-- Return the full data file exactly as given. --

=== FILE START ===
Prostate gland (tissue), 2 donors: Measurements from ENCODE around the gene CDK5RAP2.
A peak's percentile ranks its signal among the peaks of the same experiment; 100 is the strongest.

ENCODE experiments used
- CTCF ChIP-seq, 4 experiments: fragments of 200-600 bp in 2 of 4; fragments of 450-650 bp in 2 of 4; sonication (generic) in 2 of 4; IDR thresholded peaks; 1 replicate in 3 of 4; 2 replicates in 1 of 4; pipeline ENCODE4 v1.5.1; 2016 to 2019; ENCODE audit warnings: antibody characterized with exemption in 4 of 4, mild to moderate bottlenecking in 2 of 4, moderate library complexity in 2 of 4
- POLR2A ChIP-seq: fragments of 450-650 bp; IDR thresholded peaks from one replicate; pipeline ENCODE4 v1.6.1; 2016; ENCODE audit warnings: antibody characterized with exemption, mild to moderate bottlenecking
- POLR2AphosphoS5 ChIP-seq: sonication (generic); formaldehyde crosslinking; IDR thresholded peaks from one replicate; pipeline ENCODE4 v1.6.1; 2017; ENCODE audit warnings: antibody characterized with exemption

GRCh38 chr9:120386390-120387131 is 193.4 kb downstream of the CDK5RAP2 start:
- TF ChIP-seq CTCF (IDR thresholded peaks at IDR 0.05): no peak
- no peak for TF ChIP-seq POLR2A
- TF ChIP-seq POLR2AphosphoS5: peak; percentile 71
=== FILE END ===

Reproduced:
Prostate gland (tissue), 2 donors: Measurements from ENCODE around the gene CDK5RAP2.
A peak's percentile ranks its signal among the peaks of the same experiment; 100 is the strongest.

ENCODE experiments used
- CTCF ChIP-seq, 4 experiments: fragments of 200-600 bp in 2 of 4; fragments of 450-650 bp in 2 of 4; sonication (generic) in 2 of 4; IDR thresholded peaks; 1 replicate in 3 of 4; 2 replicates in 1 of 4; pipeline ENCODE4 v1.5.1; 2016 to 2019; ENCODE audit warnings: antibody characterized with exemption in 4 of 4, mild to moderate bottlenecking in 2 of 4, moderate library complexity in 2 of 4
- POLR2A ChIP-seq: fragments of 450-650 bp; IDR thresholded peaks from one replicate; pipeline ENCODE4 v1.6.1; 2016; ENCODE audit warnings: antibody characterized with exemption, mild to moderate bottlenecking
- POLR2AphosphoS5 ChIP-seq: sonication (generic); formaldehyde crosslinking; IDR thresholded peaks from one replicate; pipeline ENCODE4 v1.6.1; 2017; ENCODE audit warnings: antibody characterized with exemption

GRCh38 chr9:120386390-120387131 is 193.4 kb downstream of the CDK5RAP2 start:
- TF ChIP-seq CTCF (IDR thresholded peaks at IDR 0.05): no peak
- no peak for TF ChIP-seq POLR2A
- TF ChIP-seq POLR2AphosphoS5: peak; percentile 71